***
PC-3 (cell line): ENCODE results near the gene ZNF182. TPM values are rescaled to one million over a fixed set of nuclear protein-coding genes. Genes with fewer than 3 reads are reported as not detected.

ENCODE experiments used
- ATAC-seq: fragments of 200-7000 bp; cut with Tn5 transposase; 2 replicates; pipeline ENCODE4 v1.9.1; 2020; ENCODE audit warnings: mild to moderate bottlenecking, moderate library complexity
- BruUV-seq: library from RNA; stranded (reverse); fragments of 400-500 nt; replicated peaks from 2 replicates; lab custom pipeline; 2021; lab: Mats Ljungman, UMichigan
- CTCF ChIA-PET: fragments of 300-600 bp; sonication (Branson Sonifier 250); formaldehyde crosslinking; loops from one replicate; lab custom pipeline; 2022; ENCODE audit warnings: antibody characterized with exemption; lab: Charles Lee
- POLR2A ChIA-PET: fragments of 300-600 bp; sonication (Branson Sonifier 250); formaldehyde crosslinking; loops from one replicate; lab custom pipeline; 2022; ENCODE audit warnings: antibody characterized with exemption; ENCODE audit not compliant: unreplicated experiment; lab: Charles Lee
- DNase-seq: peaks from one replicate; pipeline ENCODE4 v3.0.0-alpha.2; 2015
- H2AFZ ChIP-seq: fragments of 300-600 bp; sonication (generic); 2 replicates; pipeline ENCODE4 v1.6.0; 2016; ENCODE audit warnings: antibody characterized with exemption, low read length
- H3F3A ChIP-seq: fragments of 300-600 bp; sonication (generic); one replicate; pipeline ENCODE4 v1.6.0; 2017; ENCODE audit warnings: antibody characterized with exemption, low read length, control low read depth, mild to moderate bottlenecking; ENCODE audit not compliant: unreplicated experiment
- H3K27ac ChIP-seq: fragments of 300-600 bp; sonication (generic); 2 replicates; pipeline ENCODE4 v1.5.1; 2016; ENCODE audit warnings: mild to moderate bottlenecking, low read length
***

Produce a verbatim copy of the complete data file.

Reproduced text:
PC-3 (cell line): ENCODE results near the gene ZNF182. TPM values are rescaled to one million over a fixed set of nuclear protein-coding genes. Genes with fewer than 3 reads are reported as not detected.

ENCODE experiments used
- ATAC-seq: fragments of 200-7000 bp; cut with Tn5 transposase; 2 replicates; pipeline ENCODE4 v1.9.1; 2020; ENCODE audit warnings: mild to moderate bottlenecking, moderate library complexity
- BruUV-seq: library from RNA; stranded (reverse); fragments of 400-500 nt; replicated peaks from 2 replicates; lab custom pipeline; 2021; lab: Mats Ljungman, UMichigan
- CTCF ChIA-PET: fragments of 300-600 bp; sonication (Branson Sonifier 250); formaldehyde crosslinking; loops from one replicate; lab custom pipeline; 2022; ENCODE audit warnings: antibody characterized with exemption; lab: Charles Lee
- POLR2A ChIA-PET: fragments of 300-600 bp; sonication (Branson Sonifier 250); formaldehyde crosslinking; loops from one replicate; lab custom pipeline; 2022; ENCODE audit warnings: antibody characterized with exemption; ENCODE audit not compliant: unreplicated experiment; lab: Charles Lee
- DNase-seq: peaks from one replicate; pipeline ENCODE4 v3.0.0-alpha.2; 2015
- H2AFZ ChIP-seq: fragments of 300-600 bp; sonication (generic); 2 replicates; pipeline ENCODE4 v1.6.0; 2016; ENCODE audit warnings: antibody characterized with exemption, low read length
- H3F3A ChIP-seq: fragments of 300-600 bp; sonication (generic); one replicate; pipeline ENCODE4 v1.6.0; 2017; ENCODE audit warnings: antibody characterized with exemption, low read length, control low read depth, mild to moderate bottlenecking; ENCODE audit not compliant: unreplicated experiment
- H3K27ac ChIP-seq: fragments of 300-600 bp; sonication (generic); 2 replicates; pipeline ENCODE4 v1.5.1; 2016; ENCODE audit warnings: mild to moderate bottlenecking, low read length